FROM HUMBLE ABODES TO fancy MANSIONS
Written by Pamela Andersson and Barb Amsden
Most of us have heard the expression, “Be it ever so humble, there’s no place like home”.
Your humble abode is your house, and it doesn’t matter the size, your house is welcoming and warm. Humble can mean something ordinary or not what some would call special, but it doesn’t mean that the dwelling isn’t comfortable and pleasant; abode is a reference to a dwelling.
When the first European settlers arrived at their new land, one of the first things they needed to do was build a house where the family could live. They would have had to clear a plot of land where the house would be built. The first homes in the first years of the early settlers would have been a one-room log cabin with a dirt floor. Later, after the saw mill was set up, a new two-story plank home would be built with at least three to four bedrooms, and all with wooden floors.
In “Old Times in Metis”, John H. Ferguson wrote:
“That these sturdy men had difficulties to face goes without saying. The firs and birches grew to the shore of the St. Lawrence, vast trunks of fallen, primeval trees covered the ground and sodden with the snow and rains of years, refused to burn, and the unknown severity of a Canadian winter had to be faced in small shacks with moss calked seams and joints, through which the fierce storms invaded and nearly froze the wretched pioneers.”
Did you know…? There are well-known sayings: A good house is where the heart is and ‘A man’s home is his castle’. That a man’s house may not be invaded without cause was established by lawyer/politician Sir Edward Coke in The Institutes of the Laws of England, 1628: For a man’s house is his castle, et domus sua cuique est tutissimum refugium [and each man’s home is his safest refuge].”
In 1763, over 100 hundred years later, then British Prime Minister William Pitt (the Elder) helped define ‘castle’: “The poorest man may in his cottage bid defiance to all the forces of the crown. It may be frail – its roof may shake – the wind may blow through it – the storm may enter – the rain may enter – but the King of England cannot enter.”
The King’s description of the roughest cottage subject to the vagaries of weather sounds exactly like the humble abodes subject to harsh conditions that Metis’s earliest inhabitants and then settlers experienced.
This little municipality of Metis on the Gaspé Peninsula is full of charming old wood homes and two brick ones. The earliest homes known still to be in existence date to the 1850s and 1860s and they are on Lighthouse Road.
The architecture of many of the old houses is unique. Some houses were built by the wealthy and others by the local residents. The quality of craftsmanship and designs of the houses is evident in the styles which include the Gothic Revival, the Second Empire, Queen Anne Style, the Shingle Style, and the Victorian Vernacular Style (see sources below).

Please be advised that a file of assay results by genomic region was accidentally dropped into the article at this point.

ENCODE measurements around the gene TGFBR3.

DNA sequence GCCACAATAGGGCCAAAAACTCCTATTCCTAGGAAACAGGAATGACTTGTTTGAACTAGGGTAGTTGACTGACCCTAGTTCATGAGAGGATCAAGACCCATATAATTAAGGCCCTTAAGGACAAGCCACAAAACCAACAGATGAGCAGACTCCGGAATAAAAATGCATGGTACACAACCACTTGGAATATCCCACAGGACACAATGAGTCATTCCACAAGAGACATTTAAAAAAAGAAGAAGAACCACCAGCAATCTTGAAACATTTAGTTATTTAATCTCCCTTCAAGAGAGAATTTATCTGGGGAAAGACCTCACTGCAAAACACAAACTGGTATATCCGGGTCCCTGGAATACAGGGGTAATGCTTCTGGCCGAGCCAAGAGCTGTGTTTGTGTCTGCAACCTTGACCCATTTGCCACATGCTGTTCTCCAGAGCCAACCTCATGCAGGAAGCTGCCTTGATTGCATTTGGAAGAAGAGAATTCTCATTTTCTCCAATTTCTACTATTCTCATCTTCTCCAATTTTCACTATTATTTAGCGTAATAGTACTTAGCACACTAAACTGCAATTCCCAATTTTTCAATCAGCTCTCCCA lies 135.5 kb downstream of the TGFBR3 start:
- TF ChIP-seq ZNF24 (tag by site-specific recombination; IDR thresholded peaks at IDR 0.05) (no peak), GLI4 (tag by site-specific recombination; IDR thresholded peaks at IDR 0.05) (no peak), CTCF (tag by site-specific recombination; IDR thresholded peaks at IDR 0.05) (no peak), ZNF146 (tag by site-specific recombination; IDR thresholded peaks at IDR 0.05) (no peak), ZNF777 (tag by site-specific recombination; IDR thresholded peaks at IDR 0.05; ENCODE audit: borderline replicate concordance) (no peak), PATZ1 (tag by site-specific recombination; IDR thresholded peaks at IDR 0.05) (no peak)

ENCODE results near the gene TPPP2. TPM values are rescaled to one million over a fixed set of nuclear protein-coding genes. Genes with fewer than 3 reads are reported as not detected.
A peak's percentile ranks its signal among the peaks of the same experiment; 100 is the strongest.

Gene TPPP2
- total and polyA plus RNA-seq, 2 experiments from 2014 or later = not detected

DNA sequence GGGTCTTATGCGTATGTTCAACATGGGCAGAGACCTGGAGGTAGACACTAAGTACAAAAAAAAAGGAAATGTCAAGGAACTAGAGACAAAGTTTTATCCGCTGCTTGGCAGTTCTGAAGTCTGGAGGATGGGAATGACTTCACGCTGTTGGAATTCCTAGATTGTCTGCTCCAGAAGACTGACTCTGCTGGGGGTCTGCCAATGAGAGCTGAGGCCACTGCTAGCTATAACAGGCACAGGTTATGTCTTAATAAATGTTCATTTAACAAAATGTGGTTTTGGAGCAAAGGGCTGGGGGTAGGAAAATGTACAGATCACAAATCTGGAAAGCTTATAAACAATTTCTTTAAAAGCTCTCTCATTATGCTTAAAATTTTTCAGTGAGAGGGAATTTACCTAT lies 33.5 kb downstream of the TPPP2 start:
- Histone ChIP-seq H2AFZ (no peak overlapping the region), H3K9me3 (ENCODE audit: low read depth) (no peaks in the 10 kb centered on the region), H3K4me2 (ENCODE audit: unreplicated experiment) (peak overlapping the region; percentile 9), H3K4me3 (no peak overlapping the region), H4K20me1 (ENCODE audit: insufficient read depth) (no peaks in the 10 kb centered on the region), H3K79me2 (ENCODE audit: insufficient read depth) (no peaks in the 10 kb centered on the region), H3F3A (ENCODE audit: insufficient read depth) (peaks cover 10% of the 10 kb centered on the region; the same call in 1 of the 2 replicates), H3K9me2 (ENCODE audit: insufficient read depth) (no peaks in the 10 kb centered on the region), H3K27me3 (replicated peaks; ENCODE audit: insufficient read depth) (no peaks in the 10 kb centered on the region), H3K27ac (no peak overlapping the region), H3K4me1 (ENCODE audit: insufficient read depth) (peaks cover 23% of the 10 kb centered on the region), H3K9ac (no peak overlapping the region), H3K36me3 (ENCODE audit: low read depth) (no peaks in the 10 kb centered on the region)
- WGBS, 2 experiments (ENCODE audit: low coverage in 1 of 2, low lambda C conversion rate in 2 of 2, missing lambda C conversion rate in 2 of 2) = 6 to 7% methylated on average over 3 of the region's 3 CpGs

To find out more on architectural matters, you can come to the Heritage Lower St. Lawrence office and consult a preservation guide.
Many of the old houses have several large rooms and several smaller rooms that were used for specialized functions, the names of which many young people would not recognize today: a ‘drawing room’ (short for ‘withdrawing room; what we now usually call the living room), ‘sitting room’ (den), ‘pantry’ (where dishes are stored and food is put on plates), ‘larder’ (where food is stored and where, at one time, the icebox or what we know as he fridge could be found, ‘maids’ quarters’ (often with back stairs so ‘the help’ would not disturb the family going about their daily chores) and ‘gallery’ (large covered veranda).
Births and deaths during the early years were at home, and these old houses carry a history within their walls that links the past to the present. Not only are there memories, stories passed down, photos, names scratched on walls, and children’s heights marked on the side of a door, other treasures can be found. Renovations of Rowanburn yielded, behind walls of lathe and plaster, an ‘ancient manuscript’. Alice Sharples Baldwin wrote in Metis – Wee Scotland of the Gaspé that it turned out to be a form of general ledger dating back at least to the 1850s – a fascinating read for people wanting to understand what was bought and sold a century and a half ago (including fur pelts brought in by ‘Indians’ to trade) and how payment was made (often barter, for example, ‘Mr. Ouellet bought a prayer-book and paid two thirds in butter’).
Many of the old houses also had ‘outer buildings’, for example, ice houses where ice blocks cut from lakes in winter were stored in sawdust with chunks hacked off as needed to put into the icebox to keep food cool.
Whether your home is old or new, a house can be more than just an address: it is a shelter that functions as a place of safety for humans and protects us from the elements. Each home represents a set of attachments as complex as any spectrum of human relationships. Each of us draws the boundary of the place we call home differently and it is a personal space we carve out for ourselves.
Names of Houses
You may have noticed that quite a number of houses in the Métis-sur-Mer area, rather than just a street number, have names, and even more had names in the past, at a time when there were no street numbers.
While often a house or building was simply known by the name of the renter, owner or one-time owner, the desire to name may have come from over the ‘pond’ (Atlantic Ocean) with the Scottish and British settlers in Canada.
Naming one’s home is reportedly an old British custom that began with the titled naming their castles and manors. As often happens, this trend was later picked up by the next group in the social chain who aspired upwards – merchants and tradesmen –and then to others (street numbering in England only officially started in 1765, when an act of Parliament required all new properties also to have a house number and street name to better identify properties and boundaries).